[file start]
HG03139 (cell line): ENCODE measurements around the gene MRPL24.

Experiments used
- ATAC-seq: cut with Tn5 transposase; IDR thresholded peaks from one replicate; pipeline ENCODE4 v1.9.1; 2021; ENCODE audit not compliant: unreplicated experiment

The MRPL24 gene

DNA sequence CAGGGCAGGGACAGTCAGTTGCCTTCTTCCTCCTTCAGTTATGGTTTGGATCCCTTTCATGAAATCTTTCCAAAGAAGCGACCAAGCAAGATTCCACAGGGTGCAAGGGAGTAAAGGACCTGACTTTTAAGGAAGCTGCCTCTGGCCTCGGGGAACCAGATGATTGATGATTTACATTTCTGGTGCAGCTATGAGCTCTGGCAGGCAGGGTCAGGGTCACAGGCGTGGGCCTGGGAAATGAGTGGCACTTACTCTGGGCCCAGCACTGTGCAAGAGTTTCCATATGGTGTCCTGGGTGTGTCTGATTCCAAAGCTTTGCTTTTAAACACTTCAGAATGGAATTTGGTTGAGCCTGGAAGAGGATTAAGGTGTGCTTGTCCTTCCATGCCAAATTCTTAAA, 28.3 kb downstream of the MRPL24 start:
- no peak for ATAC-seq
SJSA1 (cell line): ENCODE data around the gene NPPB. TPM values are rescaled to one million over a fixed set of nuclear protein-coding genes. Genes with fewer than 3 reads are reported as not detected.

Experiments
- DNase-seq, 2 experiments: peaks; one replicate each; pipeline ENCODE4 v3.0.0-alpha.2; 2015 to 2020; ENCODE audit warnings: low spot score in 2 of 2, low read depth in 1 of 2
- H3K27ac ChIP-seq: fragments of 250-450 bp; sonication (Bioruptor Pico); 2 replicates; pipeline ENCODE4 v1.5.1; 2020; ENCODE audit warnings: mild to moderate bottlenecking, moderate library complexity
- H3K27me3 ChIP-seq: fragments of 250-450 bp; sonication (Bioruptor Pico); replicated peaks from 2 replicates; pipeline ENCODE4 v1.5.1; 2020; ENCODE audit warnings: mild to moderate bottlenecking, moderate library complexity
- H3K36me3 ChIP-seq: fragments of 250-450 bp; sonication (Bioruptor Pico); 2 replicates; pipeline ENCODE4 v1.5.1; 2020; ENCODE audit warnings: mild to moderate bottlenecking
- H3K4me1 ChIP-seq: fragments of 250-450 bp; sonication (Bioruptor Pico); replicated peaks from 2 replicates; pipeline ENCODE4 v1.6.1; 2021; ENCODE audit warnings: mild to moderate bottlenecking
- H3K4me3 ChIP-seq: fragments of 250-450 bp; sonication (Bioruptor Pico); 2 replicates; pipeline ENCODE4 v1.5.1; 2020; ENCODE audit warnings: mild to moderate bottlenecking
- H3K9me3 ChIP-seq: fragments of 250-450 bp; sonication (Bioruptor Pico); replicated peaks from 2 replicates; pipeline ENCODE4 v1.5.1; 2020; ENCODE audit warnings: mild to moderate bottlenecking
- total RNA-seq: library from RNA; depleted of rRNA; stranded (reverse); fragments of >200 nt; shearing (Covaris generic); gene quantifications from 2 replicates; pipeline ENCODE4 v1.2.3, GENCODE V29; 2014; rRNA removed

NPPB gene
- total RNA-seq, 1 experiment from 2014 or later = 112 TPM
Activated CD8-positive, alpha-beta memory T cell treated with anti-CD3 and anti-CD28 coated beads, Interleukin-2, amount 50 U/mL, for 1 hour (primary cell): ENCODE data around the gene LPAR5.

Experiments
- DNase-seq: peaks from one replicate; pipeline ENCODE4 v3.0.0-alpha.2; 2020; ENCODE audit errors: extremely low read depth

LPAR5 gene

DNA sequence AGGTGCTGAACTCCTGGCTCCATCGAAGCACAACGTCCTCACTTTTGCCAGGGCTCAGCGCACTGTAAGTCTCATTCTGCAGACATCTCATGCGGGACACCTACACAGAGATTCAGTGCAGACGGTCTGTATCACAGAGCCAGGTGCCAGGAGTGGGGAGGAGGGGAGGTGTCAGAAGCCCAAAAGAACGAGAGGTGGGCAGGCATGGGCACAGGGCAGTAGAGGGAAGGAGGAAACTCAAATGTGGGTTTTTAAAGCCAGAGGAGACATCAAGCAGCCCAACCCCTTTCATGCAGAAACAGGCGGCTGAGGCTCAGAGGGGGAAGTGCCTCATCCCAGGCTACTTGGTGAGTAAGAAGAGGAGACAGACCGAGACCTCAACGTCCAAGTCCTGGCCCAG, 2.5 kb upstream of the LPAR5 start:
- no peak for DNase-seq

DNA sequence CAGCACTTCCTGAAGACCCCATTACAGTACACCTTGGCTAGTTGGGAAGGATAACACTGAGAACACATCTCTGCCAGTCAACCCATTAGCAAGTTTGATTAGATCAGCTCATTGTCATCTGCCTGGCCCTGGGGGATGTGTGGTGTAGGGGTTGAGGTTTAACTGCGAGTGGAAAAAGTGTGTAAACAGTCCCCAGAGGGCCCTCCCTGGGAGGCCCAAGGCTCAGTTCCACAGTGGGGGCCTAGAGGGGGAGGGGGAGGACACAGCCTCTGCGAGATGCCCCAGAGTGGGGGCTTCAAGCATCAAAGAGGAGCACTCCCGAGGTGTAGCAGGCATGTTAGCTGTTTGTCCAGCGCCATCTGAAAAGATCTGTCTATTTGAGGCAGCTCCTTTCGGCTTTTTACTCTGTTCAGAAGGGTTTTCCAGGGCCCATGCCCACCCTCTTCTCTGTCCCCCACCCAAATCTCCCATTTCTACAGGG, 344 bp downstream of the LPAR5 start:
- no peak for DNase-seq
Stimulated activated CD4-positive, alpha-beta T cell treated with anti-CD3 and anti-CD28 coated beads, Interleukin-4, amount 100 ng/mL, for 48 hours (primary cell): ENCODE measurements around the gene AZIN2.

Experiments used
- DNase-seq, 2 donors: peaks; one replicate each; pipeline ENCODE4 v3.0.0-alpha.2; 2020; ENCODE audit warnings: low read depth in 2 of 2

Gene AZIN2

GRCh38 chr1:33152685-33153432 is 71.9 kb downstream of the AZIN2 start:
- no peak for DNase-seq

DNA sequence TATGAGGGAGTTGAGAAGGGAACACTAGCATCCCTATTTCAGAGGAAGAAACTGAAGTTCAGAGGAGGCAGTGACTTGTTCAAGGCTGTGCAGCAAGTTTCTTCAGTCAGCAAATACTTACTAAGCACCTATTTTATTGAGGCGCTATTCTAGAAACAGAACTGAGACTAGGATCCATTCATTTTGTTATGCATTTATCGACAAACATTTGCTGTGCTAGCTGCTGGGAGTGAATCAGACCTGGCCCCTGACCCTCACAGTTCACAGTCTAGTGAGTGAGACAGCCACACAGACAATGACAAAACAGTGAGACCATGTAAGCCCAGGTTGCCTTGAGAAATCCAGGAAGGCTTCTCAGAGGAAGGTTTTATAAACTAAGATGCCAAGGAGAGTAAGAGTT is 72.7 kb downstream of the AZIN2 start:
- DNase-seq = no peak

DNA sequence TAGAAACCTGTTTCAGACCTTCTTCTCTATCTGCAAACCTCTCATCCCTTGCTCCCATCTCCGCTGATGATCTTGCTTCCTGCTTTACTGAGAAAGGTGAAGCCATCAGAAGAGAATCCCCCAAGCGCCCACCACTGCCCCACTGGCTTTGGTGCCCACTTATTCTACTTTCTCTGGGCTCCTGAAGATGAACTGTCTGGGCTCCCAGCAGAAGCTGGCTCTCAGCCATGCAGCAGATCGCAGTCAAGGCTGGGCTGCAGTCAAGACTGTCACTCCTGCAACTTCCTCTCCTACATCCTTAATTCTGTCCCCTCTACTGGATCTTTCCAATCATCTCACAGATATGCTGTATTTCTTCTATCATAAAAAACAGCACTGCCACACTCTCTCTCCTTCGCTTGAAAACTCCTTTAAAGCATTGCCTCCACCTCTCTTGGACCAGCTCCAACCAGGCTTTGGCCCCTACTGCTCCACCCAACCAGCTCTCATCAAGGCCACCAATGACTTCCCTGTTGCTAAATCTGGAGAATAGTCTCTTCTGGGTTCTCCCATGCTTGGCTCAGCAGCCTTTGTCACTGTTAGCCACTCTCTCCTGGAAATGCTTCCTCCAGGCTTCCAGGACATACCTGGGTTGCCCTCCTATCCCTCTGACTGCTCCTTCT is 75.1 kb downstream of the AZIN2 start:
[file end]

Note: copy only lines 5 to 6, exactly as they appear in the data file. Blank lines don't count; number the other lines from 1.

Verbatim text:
DNA sequence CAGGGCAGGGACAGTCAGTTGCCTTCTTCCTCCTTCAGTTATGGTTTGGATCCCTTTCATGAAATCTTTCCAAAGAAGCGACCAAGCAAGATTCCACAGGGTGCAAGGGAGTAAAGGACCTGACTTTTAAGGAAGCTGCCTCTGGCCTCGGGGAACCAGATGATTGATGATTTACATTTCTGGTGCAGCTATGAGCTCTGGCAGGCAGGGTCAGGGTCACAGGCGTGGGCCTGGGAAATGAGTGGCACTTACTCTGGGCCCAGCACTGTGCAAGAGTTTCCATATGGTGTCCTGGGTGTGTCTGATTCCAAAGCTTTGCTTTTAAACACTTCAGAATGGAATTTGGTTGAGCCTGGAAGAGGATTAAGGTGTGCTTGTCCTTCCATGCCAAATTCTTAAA, 28.3 kb downstream of the MRPL24 start:
- no peak for ATAC-seq